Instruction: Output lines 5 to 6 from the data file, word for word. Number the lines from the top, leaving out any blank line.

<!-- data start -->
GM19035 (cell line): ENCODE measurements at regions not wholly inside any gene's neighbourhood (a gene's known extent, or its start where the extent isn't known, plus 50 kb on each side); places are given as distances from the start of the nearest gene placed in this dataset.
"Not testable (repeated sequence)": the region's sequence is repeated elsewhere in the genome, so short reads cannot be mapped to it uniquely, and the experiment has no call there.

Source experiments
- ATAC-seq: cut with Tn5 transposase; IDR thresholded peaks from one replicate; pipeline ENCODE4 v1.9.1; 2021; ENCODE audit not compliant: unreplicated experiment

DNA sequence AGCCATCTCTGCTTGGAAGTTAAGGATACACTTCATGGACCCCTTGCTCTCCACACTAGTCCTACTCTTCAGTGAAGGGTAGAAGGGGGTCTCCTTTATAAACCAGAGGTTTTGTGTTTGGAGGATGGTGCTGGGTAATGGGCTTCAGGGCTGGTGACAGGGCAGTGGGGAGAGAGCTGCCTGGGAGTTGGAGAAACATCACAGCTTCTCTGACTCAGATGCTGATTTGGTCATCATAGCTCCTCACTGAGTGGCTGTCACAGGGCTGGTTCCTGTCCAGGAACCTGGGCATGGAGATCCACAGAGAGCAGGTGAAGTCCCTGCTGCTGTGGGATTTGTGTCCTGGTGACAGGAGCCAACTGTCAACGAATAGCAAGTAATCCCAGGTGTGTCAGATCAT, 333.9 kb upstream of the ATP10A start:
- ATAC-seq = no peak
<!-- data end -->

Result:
DNA sequence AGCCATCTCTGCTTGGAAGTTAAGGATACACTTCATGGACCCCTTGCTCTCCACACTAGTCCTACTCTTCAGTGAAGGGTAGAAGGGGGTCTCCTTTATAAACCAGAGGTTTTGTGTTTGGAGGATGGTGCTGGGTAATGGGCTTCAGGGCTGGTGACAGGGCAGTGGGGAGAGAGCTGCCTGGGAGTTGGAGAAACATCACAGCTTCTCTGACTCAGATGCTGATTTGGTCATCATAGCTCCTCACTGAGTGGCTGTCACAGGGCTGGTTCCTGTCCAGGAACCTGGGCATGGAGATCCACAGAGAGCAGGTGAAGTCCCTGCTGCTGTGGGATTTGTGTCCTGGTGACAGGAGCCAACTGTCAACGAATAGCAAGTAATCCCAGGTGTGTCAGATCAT, 333.9 kb upstream of the ATP10A start:
- ATAC-seq = no peak